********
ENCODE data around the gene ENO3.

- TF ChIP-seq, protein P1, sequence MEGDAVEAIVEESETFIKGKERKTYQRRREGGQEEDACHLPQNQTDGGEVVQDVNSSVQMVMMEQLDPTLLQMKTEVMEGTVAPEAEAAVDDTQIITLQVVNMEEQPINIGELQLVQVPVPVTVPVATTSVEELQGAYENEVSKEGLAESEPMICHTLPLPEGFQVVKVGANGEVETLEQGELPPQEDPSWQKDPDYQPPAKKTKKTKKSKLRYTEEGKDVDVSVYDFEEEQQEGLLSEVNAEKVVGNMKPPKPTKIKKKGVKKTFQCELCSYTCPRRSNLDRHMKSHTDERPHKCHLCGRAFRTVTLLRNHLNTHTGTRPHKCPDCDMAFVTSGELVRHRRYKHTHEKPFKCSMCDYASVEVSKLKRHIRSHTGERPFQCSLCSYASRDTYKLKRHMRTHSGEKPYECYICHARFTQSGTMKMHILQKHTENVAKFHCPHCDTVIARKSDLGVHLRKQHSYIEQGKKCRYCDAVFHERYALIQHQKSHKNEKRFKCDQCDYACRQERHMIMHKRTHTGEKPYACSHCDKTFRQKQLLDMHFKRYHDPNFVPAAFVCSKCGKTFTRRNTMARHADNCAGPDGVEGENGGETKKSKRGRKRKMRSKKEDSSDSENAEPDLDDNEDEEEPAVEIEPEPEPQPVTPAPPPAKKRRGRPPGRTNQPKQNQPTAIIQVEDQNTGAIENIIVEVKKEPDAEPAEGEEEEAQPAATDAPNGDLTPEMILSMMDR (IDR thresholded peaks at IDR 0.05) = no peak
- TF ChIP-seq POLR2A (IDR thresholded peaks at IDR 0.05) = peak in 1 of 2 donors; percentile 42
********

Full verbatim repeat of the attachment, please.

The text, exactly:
ENCODE data around the gene ENO3.

- TF ChIP-seq, protein P1, sequence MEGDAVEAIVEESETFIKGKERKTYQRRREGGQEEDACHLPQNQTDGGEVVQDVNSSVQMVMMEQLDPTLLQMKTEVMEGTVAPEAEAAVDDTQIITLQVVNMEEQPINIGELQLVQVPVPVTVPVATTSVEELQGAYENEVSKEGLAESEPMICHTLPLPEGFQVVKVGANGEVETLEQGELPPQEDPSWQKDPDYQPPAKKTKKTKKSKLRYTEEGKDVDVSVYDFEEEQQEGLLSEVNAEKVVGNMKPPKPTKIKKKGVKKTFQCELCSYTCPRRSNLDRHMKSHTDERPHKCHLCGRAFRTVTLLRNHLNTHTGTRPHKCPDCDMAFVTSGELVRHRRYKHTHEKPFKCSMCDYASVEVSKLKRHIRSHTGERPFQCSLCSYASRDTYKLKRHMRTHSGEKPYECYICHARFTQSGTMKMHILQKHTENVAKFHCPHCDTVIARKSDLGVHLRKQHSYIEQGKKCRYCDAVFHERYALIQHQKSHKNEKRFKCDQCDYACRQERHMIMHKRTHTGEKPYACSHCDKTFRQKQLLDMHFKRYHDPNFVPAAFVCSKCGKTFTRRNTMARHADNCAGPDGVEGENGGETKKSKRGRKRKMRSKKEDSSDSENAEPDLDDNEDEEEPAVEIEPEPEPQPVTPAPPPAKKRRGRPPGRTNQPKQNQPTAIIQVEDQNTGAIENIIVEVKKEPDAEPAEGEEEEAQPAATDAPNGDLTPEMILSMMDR (IDR thresholded peaks at IDR 0.05) = no peak
- TF ChIP-seq POLR2A (IDR thresholded peaks at IDR 0.05) = peak in 1 of 2 donors; percentile 42